AFL Round 2 – Western Bulldogs v North Melbourne: A ‘Z’ Minus Match Classification if not the “Worst First Half Ever Played”

 

It was Sunday. I had seen a bit of footy on the box, done a bit of reading, some ‘riting but no arithmetic as per normal.

Then I went off to meet a friend, a northern suburbs but also Czech origin bloke, now a resident of Saarbrucken, who has just been organising some training sessions over there…a long way from big teams like the Berlin Crocodiles.

It was Western Bulldogs v North at Darklands at a time on Sunday when most of us are footied out, 4.40 pm, but he is a North supporter. Fortunately, although it was classified B, I could get into the top level on my AFL membership, without having to pay booking fees.

Walk-up is not yet dead, even if it is increasingly on the endangered list.

Except there was a shock in store. It would be a ‘Z’ minus game on the field, especially in the first half. Or perhaps we should call it a ‘Zee’ as the current ‘variable pricing’ comes from the good old USA, where its alternative name is ‘seat revenue maximisation’. As in a Patrick Cook cartoon of a little while ago, as the human stands over the chien and its uneaten food in the bowl, he shouts ‘American dogs eat it’. Indeed, let them eat it.

In the first half, something new happened. There were two stars when it came to statistics and performance. The leaders were the umpires who kept throwing the ball up after endless jumble sale-ricochet non-football moments, and I photographed a couple of ‘mauly moments’ with 26 players around the ball, and others with all players in one half. Rolling mauls, incompetence, you name it, both North and Bulldogs players managed to bring the boundary line to the centre of the stage. It starred.

By half time with a total of 2 goals kicked by each side, I felt I deserved a medal for staying. Perhaps a knighthood, Sir Stephen, or even a course at Fontainebleau (mais oui, un bon idée – I’ll have that – and I could drop back to nearby Paree to watch the Paris Cockerels play near the Chateau de Vincennes).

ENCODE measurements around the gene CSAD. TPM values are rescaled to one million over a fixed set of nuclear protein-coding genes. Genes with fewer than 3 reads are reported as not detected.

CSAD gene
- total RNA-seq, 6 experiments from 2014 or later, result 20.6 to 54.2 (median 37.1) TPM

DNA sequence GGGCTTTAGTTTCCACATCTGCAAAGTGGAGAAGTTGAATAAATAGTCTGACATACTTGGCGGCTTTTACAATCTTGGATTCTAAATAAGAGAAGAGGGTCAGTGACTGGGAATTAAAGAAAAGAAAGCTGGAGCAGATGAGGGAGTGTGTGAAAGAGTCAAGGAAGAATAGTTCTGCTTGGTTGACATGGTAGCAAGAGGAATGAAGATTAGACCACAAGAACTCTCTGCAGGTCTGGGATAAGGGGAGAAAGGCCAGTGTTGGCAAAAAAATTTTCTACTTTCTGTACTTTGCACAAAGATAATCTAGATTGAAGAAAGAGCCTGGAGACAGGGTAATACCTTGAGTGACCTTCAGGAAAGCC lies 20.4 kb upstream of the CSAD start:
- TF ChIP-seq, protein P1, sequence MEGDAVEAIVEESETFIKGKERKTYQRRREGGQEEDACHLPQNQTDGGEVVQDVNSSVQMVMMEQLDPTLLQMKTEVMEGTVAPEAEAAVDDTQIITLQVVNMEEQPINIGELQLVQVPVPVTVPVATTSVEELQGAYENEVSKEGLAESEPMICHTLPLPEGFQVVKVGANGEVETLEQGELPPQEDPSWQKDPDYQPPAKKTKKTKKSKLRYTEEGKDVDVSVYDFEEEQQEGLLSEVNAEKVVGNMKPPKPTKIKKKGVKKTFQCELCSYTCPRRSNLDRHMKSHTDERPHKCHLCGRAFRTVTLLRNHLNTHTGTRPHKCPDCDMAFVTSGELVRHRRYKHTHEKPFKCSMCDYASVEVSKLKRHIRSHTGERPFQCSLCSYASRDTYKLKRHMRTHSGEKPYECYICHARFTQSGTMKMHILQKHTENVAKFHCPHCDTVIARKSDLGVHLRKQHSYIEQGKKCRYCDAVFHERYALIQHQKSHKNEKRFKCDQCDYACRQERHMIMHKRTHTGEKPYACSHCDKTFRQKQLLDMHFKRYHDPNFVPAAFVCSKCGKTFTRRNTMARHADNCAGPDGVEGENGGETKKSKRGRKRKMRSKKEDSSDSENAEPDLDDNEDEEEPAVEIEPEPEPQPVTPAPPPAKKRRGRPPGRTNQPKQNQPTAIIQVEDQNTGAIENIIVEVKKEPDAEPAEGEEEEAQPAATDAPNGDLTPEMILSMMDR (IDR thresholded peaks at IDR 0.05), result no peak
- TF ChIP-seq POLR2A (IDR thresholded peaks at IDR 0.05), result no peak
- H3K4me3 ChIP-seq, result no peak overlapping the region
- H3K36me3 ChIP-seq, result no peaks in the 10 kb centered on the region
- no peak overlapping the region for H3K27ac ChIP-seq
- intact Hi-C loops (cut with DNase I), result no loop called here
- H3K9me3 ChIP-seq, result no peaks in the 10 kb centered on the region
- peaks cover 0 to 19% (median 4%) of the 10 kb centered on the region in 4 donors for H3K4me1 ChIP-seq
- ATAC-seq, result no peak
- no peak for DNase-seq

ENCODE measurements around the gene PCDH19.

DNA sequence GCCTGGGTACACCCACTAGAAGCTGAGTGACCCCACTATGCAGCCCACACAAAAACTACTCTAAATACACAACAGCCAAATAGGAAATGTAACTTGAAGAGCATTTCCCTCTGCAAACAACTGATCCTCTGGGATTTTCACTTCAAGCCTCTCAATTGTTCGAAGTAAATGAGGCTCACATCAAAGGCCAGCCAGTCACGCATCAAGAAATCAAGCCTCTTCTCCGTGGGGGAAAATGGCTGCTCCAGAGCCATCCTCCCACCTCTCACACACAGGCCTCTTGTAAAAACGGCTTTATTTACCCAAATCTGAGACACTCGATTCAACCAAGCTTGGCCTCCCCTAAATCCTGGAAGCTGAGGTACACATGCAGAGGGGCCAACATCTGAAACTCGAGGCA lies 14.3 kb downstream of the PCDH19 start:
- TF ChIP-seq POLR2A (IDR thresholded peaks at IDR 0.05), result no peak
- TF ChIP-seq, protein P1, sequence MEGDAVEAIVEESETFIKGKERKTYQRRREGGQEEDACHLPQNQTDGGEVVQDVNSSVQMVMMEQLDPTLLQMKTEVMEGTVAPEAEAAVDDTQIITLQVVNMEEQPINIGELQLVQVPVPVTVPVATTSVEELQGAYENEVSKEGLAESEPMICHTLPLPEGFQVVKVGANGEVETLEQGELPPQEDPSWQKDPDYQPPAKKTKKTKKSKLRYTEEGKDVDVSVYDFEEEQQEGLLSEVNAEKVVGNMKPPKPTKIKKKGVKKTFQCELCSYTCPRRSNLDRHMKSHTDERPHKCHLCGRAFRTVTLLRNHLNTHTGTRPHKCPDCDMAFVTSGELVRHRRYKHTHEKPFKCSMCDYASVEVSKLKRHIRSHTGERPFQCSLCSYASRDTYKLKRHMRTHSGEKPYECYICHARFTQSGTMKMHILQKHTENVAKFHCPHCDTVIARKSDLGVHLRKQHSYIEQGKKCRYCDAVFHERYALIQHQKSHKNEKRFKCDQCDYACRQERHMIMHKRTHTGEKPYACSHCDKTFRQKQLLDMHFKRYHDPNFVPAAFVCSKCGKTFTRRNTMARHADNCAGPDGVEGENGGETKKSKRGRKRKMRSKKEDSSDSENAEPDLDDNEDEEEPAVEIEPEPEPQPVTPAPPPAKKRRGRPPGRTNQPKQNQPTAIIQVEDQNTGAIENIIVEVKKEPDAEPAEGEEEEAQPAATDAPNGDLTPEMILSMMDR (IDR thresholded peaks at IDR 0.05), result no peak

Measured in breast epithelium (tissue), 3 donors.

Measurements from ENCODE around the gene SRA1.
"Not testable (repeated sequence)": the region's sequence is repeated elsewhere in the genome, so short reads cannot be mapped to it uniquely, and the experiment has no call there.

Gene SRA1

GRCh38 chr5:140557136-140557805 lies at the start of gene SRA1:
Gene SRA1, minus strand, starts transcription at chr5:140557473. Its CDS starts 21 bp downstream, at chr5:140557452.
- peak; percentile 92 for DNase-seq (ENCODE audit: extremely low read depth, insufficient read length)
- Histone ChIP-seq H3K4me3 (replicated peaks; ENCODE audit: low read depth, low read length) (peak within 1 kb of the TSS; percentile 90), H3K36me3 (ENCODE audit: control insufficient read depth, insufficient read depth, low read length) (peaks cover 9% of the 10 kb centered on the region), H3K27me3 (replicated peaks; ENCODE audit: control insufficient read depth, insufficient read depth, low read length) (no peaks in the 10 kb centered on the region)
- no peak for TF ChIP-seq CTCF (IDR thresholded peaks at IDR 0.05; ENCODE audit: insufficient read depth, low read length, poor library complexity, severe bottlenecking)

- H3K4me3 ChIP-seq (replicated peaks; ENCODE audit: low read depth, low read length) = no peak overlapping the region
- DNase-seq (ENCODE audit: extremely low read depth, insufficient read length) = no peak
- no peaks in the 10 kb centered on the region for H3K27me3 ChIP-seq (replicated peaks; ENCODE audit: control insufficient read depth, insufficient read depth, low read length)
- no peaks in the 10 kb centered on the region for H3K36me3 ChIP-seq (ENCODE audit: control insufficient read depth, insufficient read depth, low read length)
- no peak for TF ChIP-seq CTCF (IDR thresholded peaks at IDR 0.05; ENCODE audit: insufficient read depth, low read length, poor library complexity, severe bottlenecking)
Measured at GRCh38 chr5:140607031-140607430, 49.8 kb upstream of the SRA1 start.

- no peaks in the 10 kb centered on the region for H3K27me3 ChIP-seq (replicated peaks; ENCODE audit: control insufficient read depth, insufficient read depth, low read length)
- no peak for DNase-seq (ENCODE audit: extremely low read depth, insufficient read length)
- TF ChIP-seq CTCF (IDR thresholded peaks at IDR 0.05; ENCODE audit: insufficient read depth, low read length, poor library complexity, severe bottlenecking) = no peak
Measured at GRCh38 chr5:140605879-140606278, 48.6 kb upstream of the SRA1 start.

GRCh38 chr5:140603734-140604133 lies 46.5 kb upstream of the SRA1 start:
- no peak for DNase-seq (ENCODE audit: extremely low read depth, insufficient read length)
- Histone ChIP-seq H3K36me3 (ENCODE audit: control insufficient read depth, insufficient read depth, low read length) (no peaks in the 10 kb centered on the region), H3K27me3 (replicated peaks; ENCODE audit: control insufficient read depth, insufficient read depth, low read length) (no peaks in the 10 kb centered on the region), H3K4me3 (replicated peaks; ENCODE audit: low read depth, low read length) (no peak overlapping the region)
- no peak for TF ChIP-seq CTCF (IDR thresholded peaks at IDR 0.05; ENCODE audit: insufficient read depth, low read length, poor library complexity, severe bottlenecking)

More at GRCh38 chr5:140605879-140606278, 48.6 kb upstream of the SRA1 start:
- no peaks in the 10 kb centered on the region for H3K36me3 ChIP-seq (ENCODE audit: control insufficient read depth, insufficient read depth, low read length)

Some observers described it as the worst game they had ever seen. Although Melbourne supporters at the MCG earlier in the afternoon might disagree. And the first quarter at the Gabba saw only one goal, until a football match suddenly broke out later in the second quarter, especially from a team who play the game as it should be played (please excuse partisan moment!).

If the weekend had not been saved by the skill and excitement of the Essendon-Hawthorn match, or the creativity of Port Adelaide, some would have given up entirely. With Fremantle up to its usual tricks (total points in the first half at Subiaco,  35 Freo vs 23 Gold Coast), I could see the coming of the ideal state wanted by one Japanese baseball manager who declared that he wanted to leave his opposition scoreless. A game without home runs. A game without goals. Sounds a bit familiar.

Now there may have been worse first halves in the past. But they were probably played in the mud when the herculean struggle to get the ball at least had a kind of logic. When footy is played in the mud, we enjoy and appreciate sheer endeavour. On the concrete green carpet of Docklands, the rubbish that was turned on was a disaster.

Except, the North barracker can now go back to Germany with happy memories, including those Brent Harvey ‘goalden’ moments which almost redeemed that first half.

Best Players: Boundary Line, Umpies, Harvey, Murphy

Worst Players: most of the rest

Prediction for Next Week: A lot of the 28, 512 crowd might choose gardening, a film or shopping instead.

 

Steve Alomes writes about the game Ted Hopkins calls ‘Ugby’ (a cross between ugly and rugby) and solutions to the problem in his Australian Football The People’s Game 1958-2058 (available from http://www.wallawallapress.com/australian_football_peoples_game.php)

He also pursues the problem in ‘Poachers, Gamekeepers and Coaches’, in Ross Fitzgerald and Ken Spillman, eds, Australia’s Game (Slattery Media). Along with Leigh Matthews, he suggests that one solution amongst many is a restriction on the number of players clustered at one end of the ground, with a minimal number required inside the other half or the other 50 Metre line. To those who say ‘No No’ to something as ‘unfooty’ as an offside rule, he replies there is nothing more ‘unfooty’ than flooding, zoning, blocking, and the whole damn mess of today.

 

Comments

  1. Malcolm Ashwood says

    There has been some diabolical shit football so far and the public are starting to object with crowds falling away with the pricing a major issue re entrance and food
    I am coming round re the idea of a certain number of layers having to stay in the front half . Good thought provoking article thanks , Salomes

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